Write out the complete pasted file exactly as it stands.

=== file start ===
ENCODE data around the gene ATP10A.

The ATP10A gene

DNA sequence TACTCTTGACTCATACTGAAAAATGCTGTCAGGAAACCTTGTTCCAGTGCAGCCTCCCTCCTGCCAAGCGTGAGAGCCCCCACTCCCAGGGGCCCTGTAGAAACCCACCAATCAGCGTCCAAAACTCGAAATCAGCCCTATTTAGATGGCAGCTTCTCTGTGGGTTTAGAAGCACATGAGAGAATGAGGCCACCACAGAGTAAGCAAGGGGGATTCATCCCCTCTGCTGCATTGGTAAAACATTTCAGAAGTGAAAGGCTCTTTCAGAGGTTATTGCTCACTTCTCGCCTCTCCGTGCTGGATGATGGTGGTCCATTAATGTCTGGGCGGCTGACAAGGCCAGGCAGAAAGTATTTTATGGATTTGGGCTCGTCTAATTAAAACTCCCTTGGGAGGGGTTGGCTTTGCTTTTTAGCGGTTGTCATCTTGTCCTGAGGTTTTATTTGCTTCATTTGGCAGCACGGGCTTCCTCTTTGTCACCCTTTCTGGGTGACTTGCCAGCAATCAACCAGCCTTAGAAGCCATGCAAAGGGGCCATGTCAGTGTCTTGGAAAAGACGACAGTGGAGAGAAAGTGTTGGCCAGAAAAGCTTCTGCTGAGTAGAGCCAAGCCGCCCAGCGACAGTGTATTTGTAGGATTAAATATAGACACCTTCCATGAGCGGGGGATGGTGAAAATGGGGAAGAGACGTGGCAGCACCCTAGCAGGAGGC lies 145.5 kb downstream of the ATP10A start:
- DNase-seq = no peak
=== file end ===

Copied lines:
ENCODE data around the gene ATP10A.

The ATP10A gene

DNA sequence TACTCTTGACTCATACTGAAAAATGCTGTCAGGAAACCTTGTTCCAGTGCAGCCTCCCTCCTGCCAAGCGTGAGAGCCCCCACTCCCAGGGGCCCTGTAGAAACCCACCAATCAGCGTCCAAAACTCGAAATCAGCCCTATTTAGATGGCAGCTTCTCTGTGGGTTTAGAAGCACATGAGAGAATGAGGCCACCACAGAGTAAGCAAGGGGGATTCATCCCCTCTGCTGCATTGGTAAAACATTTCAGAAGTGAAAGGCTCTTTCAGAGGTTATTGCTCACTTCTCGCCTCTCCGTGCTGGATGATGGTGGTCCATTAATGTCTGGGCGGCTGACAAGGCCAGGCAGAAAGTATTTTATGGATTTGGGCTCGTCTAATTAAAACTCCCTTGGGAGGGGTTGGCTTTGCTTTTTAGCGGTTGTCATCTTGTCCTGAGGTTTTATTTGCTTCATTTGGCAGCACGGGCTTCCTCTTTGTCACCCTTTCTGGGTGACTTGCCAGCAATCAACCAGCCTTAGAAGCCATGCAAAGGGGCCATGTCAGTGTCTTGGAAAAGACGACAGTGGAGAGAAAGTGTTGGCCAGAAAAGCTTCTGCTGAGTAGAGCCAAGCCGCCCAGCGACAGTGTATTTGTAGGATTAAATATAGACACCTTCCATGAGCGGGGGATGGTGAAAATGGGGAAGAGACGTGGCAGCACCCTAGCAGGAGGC lies 145.5 kb downstream of the ATP10A start:
- DNase-seq = no peak